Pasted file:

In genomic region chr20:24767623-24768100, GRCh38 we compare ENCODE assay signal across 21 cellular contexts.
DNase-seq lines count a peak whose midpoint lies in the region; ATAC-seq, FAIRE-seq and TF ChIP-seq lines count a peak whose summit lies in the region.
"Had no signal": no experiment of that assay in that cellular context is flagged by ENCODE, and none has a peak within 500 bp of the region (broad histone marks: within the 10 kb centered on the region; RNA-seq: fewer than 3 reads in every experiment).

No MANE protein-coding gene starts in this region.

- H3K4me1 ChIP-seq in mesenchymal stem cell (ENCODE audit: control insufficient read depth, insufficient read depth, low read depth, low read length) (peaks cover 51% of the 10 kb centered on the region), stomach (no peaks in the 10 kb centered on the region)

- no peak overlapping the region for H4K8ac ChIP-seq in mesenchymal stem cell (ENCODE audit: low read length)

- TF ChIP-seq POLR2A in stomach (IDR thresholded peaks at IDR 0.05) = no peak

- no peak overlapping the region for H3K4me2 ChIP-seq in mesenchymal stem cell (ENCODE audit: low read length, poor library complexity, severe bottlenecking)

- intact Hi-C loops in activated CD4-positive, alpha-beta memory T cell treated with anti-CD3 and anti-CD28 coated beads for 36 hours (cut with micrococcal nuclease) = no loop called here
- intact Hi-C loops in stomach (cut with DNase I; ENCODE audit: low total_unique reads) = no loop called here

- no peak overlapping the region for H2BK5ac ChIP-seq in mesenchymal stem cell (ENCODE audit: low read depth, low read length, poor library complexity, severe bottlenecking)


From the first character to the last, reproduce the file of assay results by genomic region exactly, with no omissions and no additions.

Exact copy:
In genomic region chr20:24767623-24768100, GRCh38 we compare ENCODE assay signal across 21 cellular contexts.
DNase-seq lines count a peak whose midpoint lies in the region; ATAC-seq, FAIRE-seq and TF ChIP-seq lines count a peak whose summit lies in the region.
"Had no signal": no experiment of that assay in that cellular context is flagged by ENCODE, and none has a peak within 500 bp of the region (broad histone marks: within the 10 kb centered on the region; RNA-seq: fewer than 3 reads in every experiment).

No MANE protein-coding gene starts in this region.

- H3K4me1 ChIP-seq in mesenchymal stem cell (ENCODE audit: control insufficient read depth, insufficient read depth, low read depth, low read length) (peaks cover 51% of the 10 kb centered on the region), stomach (no peaks in the 10 kb centered on the region)

- no peak overlapping the region for H4K8ac ChIP-seq in mesenchymal stem cell (ENCODE audit: low read length)

- TF ChIP-seq POLR2A in stomach (IDR thresholded peaks at IDR 0.05) = no peak

- no peak overlapping the region for H3K4me2 ChIP-seq in mesenchymal stem cell (ENCODE audit: low read length, poor library complexity, severe bottlenecking)

- intact Hi-C loops in activated CD4-positive, alpha-beta memory T cell treated with anti-CD3 and anti-CD28 coated beads for 36 hours (cut with micrococcal nuclease) = no loop called here
- intact Hi-C loops in stomach (cut with DNase I; ENCODE audit: low total_unique reads) = no loop called here

- no peak overlapping the region for H2BK5ac ChIP-seq in mesenchymal stem cell (ENCODE audit: low read depth, low read length, poor library complexity, severe bottlenecking)